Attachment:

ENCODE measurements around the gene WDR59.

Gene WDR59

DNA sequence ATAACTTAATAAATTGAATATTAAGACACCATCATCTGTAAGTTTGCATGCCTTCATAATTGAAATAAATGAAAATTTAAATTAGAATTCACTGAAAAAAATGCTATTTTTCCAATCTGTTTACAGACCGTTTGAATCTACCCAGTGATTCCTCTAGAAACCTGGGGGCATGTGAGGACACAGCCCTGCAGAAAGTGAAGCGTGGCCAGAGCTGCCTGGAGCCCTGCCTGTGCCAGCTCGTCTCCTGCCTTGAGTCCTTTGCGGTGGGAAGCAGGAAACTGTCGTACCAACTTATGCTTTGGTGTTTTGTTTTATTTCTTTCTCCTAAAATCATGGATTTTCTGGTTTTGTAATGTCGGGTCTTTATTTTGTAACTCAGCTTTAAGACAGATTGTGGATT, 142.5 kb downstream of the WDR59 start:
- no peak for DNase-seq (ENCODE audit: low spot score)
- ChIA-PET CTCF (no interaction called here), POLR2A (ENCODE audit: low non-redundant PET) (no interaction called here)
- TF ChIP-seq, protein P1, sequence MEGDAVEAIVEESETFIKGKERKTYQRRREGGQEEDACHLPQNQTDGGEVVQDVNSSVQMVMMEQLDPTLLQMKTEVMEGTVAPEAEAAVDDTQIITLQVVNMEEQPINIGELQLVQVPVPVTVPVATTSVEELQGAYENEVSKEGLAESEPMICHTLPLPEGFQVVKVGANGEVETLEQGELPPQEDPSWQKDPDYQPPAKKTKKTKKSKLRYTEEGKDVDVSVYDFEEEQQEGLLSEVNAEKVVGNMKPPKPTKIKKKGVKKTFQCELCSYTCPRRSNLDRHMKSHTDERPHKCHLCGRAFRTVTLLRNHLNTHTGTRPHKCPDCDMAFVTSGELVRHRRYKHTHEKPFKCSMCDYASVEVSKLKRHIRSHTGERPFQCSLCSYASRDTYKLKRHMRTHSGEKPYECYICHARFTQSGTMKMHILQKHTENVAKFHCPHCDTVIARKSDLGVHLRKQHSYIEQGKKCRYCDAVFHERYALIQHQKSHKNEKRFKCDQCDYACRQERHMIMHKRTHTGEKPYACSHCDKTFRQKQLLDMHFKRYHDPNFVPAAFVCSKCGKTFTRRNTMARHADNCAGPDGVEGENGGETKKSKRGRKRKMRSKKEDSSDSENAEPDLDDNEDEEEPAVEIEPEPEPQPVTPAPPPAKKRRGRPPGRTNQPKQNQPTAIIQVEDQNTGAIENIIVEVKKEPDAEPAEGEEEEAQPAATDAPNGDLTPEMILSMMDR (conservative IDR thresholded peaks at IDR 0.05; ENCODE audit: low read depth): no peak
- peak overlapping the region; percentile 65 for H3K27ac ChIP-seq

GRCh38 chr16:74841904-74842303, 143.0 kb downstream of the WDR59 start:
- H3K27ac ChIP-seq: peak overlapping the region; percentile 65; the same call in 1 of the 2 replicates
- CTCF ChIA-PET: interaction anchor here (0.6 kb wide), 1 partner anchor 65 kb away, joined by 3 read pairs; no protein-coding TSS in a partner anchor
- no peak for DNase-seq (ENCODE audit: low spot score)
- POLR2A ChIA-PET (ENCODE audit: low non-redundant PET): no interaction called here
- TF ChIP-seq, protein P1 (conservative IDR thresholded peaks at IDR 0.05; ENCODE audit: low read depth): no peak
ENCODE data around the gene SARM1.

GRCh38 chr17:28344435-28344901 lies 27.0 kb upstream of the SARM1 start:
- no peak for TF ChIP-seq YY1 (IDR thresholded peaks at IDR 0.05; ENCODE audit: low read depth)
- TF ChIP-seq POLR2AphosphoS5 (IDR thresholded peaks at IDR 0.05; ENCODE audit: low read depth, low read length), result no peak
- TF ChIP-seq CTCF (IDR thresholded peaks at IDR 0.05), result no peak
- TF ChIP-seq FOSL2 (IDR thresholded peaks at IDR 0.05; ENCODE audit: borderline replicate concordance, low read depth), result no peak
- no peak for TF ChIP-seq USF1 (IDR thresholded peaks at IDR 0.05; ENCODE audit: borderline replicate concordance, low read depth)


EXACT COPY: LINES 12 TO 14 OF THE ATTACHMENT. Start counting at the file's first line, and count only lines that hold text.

- POLR2A ChIA-PET (ENCODE audit: low non-redundant PET): no interaction called here
- TF ChIP-seq, protein P1 (conservative IDR thresholded peaks at IDR 0.05; ENCODE audit: low read depth): no peak
ENCODE data around the gene SARM1.